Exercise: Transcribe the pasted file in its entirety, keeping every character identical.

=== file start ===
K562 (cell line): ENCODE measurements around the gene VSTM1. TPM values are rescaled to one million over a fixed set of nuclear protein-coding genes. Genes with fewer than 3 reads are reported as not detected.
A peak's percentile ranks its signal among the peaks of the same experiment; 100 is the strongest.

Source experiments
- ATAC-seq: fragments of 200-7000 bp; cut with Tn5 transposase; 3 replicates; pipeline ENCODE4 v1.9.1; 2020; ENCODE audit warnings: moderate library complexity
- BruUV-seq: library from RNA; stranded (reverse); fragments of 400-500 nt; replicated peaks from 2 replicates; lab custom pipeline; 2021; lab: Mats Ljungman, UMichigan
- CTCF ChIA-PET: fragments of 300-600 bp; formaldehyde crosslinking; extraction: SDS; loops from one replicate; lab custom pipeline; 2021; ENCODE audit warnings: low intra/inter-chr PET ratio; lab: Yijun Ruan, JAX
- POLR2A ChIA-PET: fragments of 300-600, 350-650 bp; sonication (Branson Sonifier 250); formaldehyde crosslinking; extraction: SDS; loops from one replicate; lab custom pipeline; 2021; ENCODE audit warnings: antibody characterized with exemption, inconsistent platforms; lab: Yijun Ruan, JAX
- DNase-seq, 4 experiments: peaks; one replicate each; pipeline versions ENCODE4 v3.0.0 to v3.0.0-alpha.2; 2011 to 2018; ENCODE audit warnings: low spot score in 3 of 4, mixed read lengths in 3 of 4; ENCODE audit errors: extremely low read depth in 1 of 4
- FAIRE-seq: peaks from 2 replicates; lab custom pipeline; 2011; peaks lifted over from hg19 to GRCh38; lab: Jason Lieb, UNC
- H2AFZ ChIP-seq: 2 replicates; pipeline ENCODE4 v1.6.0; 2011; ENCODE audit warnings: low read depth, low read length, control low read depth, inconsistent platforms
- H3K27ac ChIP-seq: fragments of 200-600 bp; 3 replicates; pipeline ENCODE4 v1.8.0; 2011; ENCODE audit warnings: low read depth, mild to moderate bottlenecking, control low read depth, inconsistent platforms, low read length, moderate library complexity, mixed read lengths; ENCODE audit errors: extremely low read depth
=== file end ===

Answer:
K562 (cell line): ENCODE measurements around the gene VSTM1. TPM values are rescaled to one million over a fixed set of nuclear protein-coding genes. Genes with fewer than 3 reads are reported as not detected.
A peak's percentile ranks its signal among the peaks of the same experiment; 100 is the strongest.

Source experiments
- ATAC-seq: fragments of 200-7000 bp; cut with Tn5 transposase; 3 replicates; pipeline ENCODE4 v1.9.1; 2020; ENCODE audit warnings: moderate library complexity
- BruUV-seq: library from RNA; stranded (reverse); fragments of 400-500 nt; replicated peaks from 2 replicates; lab custom pipeline; 2021; lab: Mats Ljungman, UMichigan
- CTCF ChIA-PET: fragments of 300-600 bp; formaldehyde crosslinking; extraction: SDS; loops from one replicate; lab custom pipeline; 2021; ENCODE audit warnings: low intra/inter-chr PET ratio; lab: Yijun Ruan, JAX
- POLR2A ChIA-PET: fragments of 300-600, 350-650 bp; sonication (Branson Sonifier 250); formaldehyde crosslinking; extraction: SDS; loops from one replicate; lab custom pipeline; 2021; ENCODE audit warnings: antibody characterized with exemption, inconsistent platforms; lab: Yijun Ruan, JAX
- DNase-seq, 4 experiments: peaks; one replicate each; pipeline versions ENCODE4 v3.0.0 to v3.0.0-alpha.2; 2011 to 2018; ENCODE audit warnings: low spot score in 3 of 4, mixed read lengths in 3 of 4; ENCODE audit errors: extremely low read depth in 1 of 4
- FAIRE-seq: peaks from 2 replicates; lab custom pipeline; 2011; peaks lifted over from hg19 to GRCh38; lab: Jason Lieb, UNC
- H2AFZ ChIP-seq: 2 replicates; pipeline ENCODE4 v1.6.0; 2011; ENCODE audit warnings: low read depth, low read length, control low read depth, inconsistent platforms
- H3K27ac ChIP-seq: fragments of 200-600 bp; 3 replicates; pipeline ENCODE4 v1.8.0; 2011; ENCODE audit warnings: low read depth, mild to moderate bottlenecking, control low read depth, inconsistent platforms, low read length, moderate library complexity, mixed read lengths; ENCODE audit errors: extremely low read depth